In camp there is a woodworking shop and I have spent many hours there. I have made for myself a traditional Greenland storm paddle. I didn’t have a spokeshave or a hand plane, small delicate cutting tools, but I did have a rip saw, a giant man eating machine, which I tried to use delicately. Mostly it worked out all right, though there were a couple of times when I sawed off much more than I should have (just wood, no fingers).
I intend to make another one, so that on my trip I can take the better of the two, but for now I think it came out okay. In fact, I’m extremely proud.
It’s called a storm paddle because it’s much shorter than a typical Greenland paddle. In order to put one end in the water, I hold it by the opposite end, almost like a canoe paddle. Then, to stroke on the other side, I shift both hands, blade to shaft and shaft to blade, so that I’m holding it from the new upside. It adds an extra step into my strokes, but it’s lighter weight and without much paddle above my top hand, there’s almost no wind drag, especially appreciated in a storm.
This morning I took it out on the water and ran my GPS speedometer. It was tricky getting used to the new technique and I still don’t have it a hundred percent, but it was fun and good training. On my trip I’ll be keeping a storm paddle with my boat as a spare, so it’s important that I become proficient with it. I maintained a speed of about three knots, a full knot slower than with my winged paddles, but still steady progress.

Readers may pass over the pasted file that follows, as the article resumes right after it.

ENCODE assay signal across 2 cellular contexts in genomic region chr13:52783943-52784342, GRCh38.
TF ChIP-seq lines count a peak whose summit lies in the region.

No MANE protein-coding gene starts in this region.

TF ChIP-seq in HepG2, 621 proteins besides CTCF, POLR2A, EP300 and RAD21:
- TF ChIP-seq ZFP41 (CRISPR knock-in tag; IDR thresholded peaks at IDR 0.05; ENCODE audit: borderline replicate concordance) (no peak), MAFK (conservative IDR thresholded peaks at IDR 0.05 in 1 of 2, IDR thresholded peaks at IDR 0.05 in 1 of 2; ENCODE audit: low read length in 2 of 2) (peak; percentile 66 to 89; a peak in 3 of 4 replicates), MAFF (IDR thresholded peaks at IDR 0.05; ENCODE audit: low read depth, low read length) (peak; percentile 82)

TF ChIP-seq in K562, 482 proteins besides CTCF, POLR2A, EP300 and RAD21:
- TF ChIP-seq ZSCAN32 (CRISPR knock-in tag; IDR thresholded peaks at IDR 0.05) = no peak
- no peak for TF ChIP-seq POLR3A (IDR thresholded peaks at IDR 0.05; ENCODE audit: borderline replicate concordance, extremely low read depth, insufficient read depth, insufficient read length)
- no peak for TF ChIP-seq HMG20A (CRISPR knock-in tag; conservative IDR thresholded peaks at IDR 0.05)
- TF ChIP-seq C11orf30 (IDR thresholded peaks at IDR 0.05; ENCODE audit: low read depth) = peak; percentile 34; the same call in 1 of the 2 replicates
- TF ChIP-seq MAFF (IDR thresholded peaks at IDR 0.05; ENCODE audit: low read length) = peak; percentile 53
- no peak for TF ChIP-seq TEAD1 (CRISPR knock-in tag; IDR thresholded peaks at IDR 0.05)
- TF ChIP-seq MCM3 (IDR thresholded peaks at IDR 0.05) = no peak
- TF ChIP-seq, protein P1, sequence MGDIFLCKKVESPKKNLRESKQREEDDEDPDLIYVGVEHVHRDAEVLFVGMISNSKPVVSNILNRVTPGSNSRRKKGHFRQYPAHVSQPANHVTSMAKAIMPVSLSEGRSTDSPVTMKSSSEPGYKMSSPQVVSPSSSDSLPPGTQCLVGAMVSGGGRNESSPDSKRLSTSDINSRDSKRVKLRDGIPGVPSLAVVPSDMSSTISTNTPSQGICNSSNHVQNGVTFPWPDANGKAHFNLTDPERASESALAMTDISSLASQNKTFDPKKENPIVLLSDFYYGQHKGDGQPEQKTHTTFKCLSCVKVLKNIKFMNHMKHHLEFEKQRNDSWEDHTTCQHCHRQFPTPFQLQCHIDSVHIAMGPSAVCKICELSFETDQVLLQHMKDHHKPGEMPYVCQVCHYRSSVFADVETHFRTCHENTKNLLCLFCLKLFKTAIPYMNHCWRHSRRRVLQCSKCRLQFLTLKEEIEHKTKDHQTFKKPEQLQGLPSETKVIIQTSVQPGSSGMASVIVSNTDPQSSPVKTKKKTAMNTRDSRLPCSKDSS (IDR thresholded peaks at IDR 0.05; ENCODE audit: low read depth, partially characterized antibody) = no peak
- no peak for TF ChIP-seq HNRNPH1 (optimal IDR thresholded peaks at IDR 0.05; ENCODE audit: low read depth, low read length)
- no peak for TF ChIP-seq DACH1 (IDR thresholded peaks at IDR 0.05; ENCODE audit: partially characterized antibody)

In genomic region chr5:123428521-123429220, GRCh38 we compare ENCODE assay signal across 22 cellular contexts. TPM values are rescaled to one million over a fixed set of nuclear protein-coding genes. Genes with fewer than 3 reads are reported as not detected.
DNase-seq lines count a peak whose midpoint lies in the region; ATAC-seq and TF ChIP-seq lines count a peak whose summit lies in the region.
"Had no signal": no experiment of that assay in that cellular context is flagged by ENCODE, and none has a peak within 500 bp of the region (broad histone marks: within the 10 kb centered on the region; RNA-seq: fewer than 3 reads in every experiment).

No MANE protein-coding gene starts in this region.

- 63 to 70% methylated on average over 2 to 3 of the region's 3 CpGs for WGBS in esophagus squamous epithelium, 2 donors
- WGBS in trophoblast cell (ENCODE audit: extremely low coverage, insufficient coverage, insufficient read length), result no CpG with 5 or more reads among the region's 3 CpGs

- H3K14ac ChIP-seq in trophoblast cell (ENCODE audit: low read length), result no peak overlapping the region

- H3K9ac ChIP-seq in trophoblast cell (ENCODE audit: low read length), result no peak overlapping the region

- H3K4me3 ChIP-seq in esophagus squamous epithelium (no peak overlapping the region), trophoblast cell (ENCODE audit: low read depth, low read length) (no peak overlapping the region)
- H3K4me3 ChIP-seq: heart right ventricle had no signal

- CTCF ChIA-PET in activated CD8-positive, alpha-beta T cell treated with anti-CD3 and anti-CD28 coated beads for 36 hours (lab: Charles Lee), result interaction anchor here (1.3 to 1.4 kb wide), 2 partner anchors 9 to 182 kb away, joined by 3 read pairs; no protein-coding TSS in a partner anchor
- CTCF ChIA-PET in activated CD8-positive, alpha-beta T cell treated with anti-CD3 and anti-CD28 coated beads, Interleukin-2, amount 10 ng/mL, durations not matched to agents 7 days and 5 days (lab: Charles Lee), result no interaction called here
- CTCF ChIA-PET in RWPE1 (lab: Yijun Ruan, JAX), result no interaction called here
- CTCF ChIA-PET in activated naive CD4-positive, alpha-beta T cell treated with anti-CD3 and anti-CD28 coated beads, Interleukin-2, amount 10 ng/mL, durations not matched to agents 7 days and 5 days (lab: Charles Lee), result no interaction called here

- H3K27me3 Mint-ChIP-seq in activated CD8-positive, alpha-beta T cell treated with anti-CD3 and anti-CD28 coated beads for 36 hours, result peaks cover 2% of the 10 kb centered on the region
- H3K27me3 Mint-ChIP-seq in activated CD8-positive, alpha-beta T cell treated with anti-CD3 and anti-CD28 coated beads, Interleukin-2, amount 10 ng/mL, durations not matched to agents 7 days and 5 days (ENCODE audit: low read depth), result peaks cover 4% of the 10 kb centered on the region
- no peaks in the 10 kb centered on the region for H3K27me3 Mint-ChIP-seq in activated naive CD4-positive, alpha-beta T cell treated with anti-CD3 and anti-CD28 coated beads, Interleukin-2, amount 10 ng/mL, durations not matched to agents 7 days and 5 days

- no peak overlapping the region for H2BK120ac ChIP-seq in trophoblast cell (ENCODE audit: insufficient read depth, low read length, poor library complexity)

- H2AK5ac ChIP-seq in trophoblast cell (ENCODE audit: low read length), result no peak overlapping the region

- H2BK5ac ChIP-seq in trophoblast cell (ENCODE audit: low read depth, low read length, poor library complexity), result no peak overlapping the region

I did a lap around the lake, about a mile, and then decided it was time to get wet. I would roll with my new paddle, or at least try. ‘No problem, I regularly practice Greenland style rolls with my winged paddles’.
I tipped my boat over and felt the water rush around me. In a moment my paddle was up near the surface and I swept it out swinging my body around with it and pulling my hips under me. I arched my back, dropped my head back and stuck my chest out for a beautiful finish.
I was out of the water with my back against my back deck, for a second, and then was going over on the other side. I brought my paddle down for a bracing skull, but short as it is, it wouldn’t reach the water without a hand shift, I tried desperately to reposition the paddle, but it was too late and I was again underneath. No problem, I could always roll back up. Underwater, I finished shifting my hands, wound up for a roll, swept and came back up. I went over on the other side right away. It happened once more, before I wet exit.
I took a moment to breathe, then swam the short distance to the dock. I dumped the water out of my boat, got back in, and tried again. Slowly but surely, I would get the hang of my new Greenland storm paddle. And in the meantime, I’m enjoying being back at the starting line. I have about a month and half left before I fly to Europe. Ready or not, here I come.